A Multicenter Study of the Efficacy of Cerezyme in Testing Skeletal Disease in Patients With Type I Gaucher Disease.
Information source: Genzyme
Information obtained from ClinicalTrials.gov on June 20, 2008
Link to the current ClinicalTrials.gov record.
Condition(s) targeted: Gaucher Disease Type I; Cerebroside Lipidosis Syndrome; Clucocerebrosidase Deficiency Disease; Glucosylceramide Beta-Glucosidase Deficiency Disease; Gaucher Disease, Non-Neuronopathic Form
Intervention: Cerezyme (imiglucerase for injection) (Drug)
Phase: Phase 4
Sponsored by: Genzyme
Official(s) and/or principal investigator(s):
Edward M. Kaye, M.D., Study Director, Affiliation: Genzyme
This is a multicenter, open-label, prospective study of the efficacy of Cerezyme in treating
patients with skeletal manifestations secondary to Type I Gaucher disease.
The study objective is to evaluate and quantify skeletal responses as compared to baseline in
Type I gaucher disease patients receiving Cerezyme therapy for 48 months. Additional
objectives were to assess the usefulness of various skeletal parameters, such as bone pain,
bone crises, bone mineral density, and serum and urine bone markers, as indicative of
treatment response and may be useful in dose management.
Study design: Treatment, Non-Randomized, Open Label, Uncontrolled, Single Group Assignment, Efficacy Study
Skeletal response over 4 years of Cerezyme therapy
Assess use of skeletal parameter as indicative of treatment response and use in dose management
Minimum age: 10 Years.
Maximum age: 65 Years.
- Signed informed consent.
- Confirmed diagnosis of Type I Gaucher disease, with no prior enzyme replacement
therapy, gene therapy or bone marrow transplantation, and who are ambulatory.
- Age 10-65 (patients 66-70 years of age are considered on a case-by-case basis
following careful medical review).
- Dual energy X-ray absorptiometry (DEXA) of the femoral nech with a T-score ≤ -1. 0.
- One of more of the following signs as documented by X-ray, computed tomography (CT),
or magnetic resonance imaging (MRI), or symptoms of bone disease as documented in the
patient’s medical history or baseline examinations: a). history of at least one bone
crises; b). Erlenmeyer flask deformity of the femora in children (10-17 years old);
c). osteoarticular necrosis; d). medullary infarctions; e). lytic lesions; f).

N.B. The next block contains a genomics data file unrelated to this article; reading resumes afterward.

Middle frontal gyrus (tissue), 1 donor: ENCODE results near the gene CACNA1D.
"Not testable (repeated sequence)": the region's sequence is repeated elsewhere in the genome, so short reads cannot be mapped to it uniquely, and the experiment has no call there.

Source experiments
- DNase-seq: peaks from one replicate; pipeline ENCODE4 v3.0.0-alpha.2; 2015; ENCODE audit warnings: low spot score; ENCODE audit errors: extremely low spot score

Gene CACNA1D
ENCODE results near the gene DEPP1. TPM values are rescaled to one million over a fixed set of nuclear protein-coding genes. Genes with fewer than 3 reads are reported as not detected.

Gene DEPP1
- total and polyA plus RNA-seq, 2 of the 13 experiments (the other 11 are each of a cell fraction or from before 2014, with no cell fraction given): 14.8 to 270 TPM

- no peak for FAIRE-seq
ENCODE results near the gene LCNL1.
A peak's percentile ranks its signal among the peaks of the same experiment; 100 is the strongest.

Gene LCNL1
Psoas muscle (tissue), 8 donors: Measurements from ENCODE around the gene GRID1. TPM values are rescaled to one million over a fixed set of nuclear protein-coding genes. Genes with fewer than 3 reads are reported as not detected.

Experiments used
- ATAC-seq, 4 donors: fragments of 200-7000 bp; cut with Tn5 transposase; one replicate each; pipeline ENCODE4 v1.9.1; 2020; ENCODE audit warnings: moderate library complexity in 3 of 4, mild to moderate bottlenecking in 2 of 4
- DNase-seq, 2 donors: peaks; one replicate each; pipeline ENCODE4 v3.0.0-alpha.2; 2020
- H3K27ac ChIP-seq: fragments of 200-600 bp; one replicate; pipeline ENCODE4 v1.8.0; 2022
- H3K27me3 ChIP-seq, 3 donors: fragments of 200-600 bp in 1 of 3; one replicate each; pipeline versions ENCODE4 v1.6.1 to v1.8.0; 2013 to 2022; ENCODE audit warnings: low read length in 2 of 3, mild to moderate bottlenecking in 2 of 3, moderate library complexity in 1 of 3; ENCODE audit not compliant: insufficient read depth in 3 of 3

pathological fractures or fractures related to Gaucher disease; g). marrow
infiltration to a degree such that Rosenthal’s Magnetic Resonance Score was ≥ 3; h).
bone density by quantitative computed tomography (QCT) or DEXA ≥ 1. 5 standard
deviation (SD) below age-adjusted normal value; and i). fat fraction ≤ 17%.
- More than 1 joint replacement (revision surgery such as repair or replacement of a
previously replaced joint is allowed).
- Pregnant, lactating or per-menopausal women.
- Active, uncontrolled infection, such as hepatitis B, hepatitis C or human
immunodeficiency virus (HIV).
- Major concurrent disorders (i. e. cancer, renal disease) or disorders known to affect
bone (e. g. uncontrolled thyroid disease, hyperparathyroidism, hypoparathyroidism,
gastrectomy, malabsorption, inflammatory bowel disease, rheumatoid arthritis,
- Medications known to affect bone homeostasis (e. g. chronic oral corticosteroids,
anticonvulsants, phenytoin and phenobarbital, hyper-physiological doses of estrogen,
defined as > 0. 625mg, or androgens, bisphosphates, calcitonin) within the first 2
months of the first Cerezyme infusion.
- Emotional, behavioral or psychological problems, which in the judgment of the
principal investigator, would interfere with the patient adequately complying with the
requirement of the study.
Locations and Contacts
Coral Springs, Florida 33065, United States
Results synopsis for RC96-1101
US FDA Approved Full Prescribing Information for Cerezyme®
Starting date: December 1997
Last updated: July 16, 2007